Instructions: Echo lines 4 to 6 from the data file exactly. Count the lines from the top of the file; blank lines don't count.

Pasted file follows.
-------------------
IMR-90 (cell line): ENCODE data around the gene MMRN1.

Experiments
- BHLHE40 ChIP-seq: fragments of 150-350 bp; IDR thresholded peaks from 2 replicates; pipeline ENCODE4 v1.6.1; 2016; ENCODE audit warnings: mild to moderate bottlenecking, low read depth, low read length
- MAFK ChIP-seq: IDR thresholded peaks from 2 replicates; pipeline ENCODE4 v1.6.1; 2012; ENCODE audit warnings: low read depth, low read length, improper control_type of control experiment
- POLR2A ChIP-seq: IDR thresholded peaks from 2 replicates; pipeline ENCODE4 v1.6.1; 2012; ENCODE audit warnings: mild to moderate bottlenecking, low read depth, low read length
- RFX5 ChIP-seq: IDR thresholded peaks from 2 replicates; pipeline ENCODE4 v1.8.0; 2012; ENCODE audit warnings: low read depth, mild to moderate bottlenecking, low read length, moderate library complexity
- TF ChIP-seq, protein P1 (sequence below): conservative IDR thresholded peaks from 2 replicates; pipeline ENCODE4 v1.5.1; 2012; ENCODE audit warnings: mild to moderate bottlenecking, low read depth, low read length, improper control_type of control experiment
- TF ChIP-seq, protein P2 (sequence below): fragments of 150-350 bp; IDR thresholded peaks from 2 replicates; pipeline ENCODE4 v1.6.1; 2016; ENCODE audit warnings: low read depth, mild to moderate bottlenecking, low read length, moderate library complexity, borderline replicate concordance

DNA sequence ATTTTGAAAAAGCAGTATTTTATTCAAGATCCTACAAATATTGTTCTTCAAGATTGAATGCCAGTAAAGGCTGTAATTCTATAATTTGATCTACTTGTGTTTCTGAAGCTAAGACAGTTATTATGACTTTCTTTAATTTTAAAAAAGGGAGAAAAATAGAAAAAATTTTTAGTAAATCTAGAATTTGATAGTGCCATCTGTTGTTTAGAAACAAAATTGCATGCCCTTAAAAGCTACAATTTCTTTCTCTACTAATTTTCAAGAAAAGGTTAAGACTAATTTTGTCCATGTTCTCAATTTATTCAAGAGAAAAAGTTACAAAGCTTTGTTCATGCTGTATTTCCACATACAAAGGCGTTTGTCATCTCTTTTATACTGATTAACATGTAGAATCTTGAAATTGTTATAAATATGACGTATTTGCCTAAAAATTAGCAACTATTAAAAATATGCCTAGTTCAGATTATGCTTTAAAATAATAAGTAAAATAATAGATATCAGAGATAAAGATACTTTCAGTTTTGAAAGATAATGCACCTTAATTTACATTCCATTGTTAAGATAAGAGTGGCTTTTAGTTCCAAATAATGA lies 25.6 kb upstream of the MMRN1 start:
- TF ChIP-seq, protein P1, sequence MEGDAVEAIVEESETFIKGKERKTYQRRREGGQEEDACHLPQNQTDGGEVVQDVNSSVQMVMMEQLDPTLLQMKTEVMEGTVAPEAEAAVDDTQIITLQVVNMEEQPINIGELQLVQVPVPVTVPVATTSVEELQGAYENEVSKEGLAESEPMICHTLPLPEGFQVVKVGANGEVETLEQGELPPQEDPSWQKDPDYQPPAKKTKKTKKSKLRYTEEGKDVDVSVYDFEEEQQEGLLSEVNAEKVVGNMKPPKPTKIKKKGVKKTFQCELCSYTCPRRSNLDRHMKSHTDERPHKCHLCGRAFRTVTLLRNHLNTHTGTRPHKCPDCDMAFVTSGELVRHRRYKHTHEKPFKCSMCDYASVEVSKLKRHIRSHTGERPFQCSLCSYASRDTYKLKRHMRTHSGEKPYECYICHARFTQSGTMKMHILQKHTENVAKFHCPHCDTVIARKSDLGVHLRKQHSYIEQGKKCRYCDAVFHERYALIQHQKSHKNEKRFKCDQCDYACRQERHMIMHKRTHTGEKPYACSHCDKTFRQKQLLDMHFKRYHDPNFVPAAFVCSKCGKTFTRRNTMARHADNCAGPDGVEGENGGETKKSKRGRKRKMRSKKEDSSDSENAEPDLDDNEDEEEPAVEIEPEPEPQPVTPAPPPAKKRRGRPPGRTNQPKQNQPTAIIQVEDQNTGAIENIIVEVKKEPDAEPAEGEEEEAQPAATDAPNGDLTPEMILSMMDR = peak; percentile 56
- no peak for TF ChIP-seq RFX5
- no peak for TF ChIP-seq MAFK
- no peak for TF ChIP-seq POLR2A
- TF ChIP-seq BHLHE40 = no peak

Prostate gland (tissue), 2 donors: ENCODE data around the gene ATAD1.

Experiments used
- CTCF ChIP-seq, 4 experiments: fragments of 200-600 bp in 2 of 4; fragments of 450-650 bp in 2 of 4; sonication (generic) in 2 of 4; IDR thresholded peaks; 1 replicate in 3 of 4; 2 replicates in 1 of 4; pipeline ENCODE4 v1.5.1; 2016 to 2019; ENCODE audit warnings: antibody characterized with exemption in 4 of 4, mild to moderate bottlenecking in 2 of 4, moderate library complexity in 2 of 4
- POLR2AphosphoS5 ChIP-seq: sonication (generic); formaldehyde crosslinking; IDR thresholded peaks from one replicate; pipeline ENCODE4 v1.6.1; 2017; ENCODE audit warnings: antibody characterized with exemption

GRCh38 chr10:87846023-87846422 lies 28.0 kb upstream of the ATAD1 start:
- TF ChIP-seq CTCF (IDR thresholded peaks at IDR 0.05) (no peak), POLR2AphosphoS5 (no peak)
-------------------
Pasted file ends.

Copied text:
- MAFK ChIP-seq: IDR thresholded peaks from 2 replicates; pipeline ENCODE4 v1.6.1; 2012; ENCODE audit warnings: low read depth, low read length, improper control_type of control experiment
- POLR2A ChIP-seq: IDR thresholded peaks from 2 replicates; pipeline ENCODE4 v1.6.1; 2012; ENCODE audit warnings: mild to moderate bottlenecking, low read depth, low read length
- RFX5 ChIP-seq: IDR thresholded peaks from 2 replicates; pipeline ENCODE4 v1.8.0; 2012; ENCODE audit warnings: low read depth, mild to moderate bottlenecking, low read length, moderate library complexity